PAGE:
Belgian Railways relies on RFID Access Control Solution by Turck in High Voltage Areas
The National Railway Company of Belgium
- The company formally styles itself using the Dutch and French abbreviations NMBS/SNCB.
- Close to 20,000 Employees
- Headquarters: Saint-Gilles/Sint-Gillis, Belgium
- Railroad Network Density of over 110 m/km2 – more than double the EU average
- More than 160 Million Passengers annually
The Belgian railway company NMBS/SNCB tests train converters in a new laboratory at 3,000 volts.
Mechelen is a city between Brussels and Antwerp in northern Belgium. Inside the 13th-century St. Rumbold’s Cathedral is an imposing altar and a work by Flemish artist Anthony van Dyck.
In 1835, one of the first steam-powered railway lines in Europe began operation between Mechelen and Brussels. Today, the central workshop of the Belgian railway company SNCB/NMBS is located in Mechelen.
Mechelen is a small and picturesque city that is big on charm and history, thriving with quaint shops, car-free areas and pleasant little squares. The grace of centuries-old palaces and majestic churches appeals to everyone. There are no less than 336 listed buildings and monuments, including eight gothic and baroque churches from the 14th-17th century.
In the central workshop, essential train components are overhauled. This includes wheelsets, brake controllers, distributors, AC3D units and load proportioning valves. In addition, NMBS/SNCB tests train converters at 3,000 volts in a new high-voltage testing laboratory.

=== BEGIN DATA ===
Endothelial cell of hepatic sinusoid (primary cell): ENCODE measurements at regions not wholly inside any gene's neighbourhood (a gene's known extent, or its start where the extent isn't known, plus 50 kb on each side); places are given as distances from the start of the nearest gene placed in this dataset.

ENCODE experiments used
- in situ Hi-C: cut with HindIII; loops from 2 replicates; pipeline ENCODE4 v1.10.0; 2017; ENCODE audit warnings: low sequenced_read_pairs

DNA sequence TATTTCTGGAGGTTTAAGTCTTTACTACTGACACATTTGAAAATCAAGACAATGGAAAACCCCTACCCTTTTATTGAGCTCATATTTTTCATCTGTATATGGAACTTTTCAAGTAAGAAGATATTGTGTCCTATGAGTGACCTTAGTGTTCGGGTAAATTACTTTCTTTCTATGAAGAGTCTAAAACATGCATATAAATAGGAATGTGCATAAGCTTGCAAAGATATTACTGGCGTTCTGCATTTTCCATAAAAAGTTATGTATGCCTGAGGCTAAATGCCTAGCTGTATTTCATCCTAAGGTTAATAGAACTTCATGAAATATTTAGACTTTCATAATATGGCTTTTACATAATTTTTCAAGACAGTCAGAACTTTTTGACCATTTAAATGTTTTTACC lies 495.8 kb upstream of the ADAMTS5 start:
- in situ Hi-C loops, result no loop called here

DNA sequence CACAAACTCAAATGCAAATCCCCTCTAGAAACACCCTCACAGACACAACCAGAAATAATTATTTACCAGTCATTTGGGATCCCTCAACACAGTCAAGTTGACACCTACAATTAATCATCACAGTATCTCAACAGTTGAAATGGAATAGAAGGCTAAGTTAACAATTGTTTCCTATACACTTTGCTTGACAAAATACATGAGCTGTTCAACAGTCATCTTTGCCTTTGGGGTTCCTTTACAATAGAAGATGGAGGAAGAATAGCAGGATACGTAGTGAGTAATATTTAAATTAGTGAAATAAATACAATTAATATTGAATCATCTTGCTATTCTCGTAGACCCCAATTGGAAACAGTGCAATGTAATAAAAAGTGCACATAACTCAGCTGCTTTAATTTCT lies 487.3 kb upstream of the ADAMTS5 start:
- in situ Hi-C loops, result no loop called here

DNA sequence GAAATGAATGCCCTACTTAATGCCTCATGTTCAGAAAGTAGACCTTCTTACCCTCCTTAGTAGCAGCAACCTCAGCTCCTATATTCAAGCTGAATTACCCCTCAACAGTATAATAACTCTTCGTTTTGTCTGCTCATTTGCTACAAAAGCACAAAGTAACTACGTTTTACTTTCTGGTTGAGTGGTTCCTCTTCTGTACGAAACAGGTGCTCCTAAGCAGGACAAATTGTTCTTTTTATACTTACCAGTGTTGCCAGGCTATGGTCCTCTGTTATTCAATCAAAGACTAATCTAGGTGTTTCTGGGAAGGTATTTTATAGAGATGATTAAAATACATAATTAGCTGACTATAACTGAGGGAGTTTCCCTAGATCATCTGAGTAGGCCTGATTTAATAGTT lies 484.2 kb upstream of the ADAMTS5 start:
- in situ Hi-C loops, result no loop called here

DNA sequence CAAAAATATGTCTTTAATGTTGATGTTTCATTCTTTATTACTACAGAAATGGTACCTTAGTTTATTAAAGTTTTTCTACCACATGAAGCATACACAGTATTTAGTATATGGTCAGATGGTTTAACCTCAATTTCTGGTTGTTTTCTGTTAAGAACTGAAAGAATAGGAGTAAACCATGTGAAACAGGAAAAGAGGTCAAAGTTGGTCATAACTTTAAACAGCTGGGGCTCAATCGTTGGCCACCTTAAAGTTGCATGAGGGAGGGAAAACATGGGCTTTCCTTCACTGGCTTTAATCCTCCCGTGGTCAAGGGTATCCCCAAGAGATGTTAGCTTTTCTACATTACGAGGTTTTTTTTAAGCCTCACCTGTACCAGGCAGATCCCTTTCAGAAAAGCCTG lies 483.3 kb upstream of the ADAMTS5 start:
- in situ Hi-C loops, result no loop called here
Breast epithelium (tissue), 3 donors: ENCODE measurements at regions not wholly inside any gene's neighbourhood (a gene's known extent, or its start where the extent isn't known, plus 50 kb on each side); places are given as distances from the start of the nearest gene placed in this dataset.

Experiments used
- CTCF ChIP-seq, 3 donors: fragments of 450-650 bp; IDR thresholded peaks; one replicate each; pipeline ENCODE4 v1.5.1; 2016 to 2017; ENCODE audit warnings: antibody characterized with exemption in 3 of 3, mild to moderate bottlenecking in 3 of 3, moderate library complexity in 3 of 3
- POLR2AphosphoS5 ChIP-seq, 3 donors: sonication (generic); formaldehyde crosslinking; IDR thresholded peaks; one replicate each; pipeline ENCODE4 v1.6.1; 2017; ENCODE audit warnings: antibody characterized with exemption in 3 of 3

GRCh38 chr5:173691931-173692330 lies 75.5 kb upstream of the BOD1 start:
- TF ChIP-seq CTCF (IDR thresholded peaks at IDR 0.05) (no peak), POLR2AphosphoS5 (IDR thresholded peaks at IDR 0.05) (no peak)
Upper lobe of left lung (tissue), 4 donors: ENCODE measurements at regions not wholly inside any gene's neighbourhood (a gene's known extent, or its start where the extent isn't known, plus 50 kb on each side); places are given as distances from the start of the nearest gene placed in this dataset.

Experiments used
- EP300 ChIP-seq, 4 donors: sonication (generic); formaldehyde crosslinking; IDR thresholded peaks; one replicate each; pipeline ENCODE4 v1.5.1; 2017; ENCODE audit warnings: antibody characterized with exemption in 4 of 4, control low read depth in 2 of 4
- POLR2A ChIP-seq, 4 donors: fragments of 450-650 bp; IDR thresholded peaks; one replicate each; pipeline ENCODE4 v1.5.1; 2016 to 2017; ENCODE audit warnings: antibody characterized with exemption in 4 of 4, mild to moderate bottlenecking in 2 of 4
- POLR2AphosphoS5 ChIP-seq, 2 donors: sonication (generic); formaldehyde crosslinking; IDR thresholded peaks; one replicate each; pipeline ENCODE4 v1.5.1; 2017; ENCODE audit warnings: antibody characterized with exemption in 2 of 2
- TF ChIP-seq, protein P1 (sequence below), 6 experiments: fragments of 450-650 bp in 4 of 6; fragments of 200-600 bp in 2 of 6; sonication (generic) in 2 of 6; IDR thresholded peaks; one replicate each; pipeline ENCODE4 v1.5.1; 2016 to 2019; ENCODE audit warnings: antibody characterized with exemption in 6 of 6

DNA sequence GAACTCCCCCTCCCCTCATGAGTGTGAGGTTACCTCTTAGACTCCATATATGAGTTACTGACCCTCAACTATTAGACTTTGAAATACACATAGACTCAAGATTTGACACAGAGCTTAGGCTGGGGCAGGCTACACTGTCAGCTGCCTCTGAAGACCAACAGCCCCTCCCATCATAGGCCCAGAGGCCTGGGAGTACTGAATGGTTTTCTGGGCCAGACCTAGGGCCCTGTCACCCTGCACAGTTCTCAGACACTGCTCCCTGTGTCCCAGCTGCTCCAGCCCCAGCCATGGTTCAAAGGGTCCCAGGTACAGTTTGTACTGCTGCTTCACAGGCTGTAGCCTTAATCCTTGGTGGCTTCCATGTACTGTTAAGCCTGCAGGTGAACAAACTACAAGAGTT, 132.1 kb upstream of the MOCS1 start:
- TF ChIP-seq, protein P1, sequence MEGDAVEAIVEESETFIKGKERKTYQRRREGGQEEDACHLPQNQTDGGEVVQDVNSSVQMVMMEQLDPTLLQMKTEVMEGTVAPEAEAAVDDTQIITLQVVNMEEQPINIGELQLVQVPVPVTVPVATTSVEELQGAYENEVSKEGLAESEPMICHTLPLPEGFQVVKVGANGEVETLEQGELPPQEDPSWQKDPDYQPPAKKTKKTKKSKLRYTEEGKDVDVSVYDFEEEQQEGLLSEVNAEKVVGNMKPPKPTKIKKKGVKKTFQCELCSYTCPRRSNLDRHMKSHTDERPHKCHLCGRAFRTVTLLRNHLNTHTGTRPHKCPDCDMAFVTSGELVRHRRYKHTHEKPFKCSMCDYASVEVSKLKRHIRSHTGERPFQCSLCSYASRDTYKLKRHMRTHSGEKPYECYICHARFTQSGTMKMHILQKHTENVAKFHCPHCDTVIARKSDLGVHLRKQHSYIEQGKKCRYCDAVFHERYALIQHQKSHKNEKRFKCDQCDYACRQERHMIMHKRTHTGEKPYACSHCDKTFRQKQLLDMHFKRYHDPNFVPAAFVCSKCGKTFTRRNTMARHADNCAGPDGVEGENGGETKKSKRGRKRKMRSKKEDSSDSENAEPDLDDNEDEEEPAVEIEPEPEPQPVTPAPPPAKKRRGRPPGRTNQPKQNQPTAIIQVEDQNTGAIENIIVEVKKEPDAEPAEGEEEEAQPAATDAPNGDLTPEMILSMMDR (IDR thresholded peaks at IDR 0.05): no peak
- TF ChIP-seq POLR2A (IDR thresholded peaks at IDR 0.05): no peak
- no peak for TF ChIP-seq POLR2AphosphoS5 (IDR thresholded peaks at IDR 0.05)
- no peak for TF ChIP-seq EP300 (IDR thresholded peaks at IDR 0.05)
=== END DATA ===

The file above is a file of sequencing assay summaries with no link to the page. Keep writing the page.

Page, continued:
High Voltage Testing Areas
In order to guarantee safe working conditions, companies must reliably ensure that only persons with appropriate training are allowed access to certain areas and facilities. The Belgian railway company SNCB/NMBS uses an RFID system from Turck to monitor access to the high-voltage test areas of its central workshop in Mechelen. This is where train units are maintained, rebuilt and overhauled. In a new laboratory, SNCB/NMBS tests the converters of the trains at 3,000 volts.
"The risks of a 3,000 V installation should not be underestimated," says Kristof Honee, in charge of the electronics department at the central workshop of Belgian Railways SNCB/NMBS in Mechelen.
"Even when the power is off, there can still be charge in coils and capacitors. That's why the work must always be done systematically, in accordance with established procedures, and by people who are aware of the risks."
In Belgium, the overhead lines for the trains carry a DC voltage of 3,000 volts. Power converters in the trains convert the high voltage into lower voltages for the drives, air conditioning and other equipment.
Laboratory power supply delivers 3,000 volts
"In the new lab, we have three test zones to test the converters after they have been overhauled or repaired," Honee explains. "Many components can be tested at lower voltages, but for the final test we use a laboratory power supply that can deliver 3,000 V, just like the overhead line." The tests must be carried out in accordance with strictly regulated procedures, paying close attention to safety risks.
SNCB/NMBS asked the Belgian system integrator Dymotec – specialists in industrial electrical installations and automation – to develop a system capable of managing the test procedures in compliance with all the required safety aspects and to control access. The management of authorizations and the tracking of all processes are crucial here.
The entrances to SNCB/NMBS's high-voltage test room can only be opened by authorized employees using an RFID tag.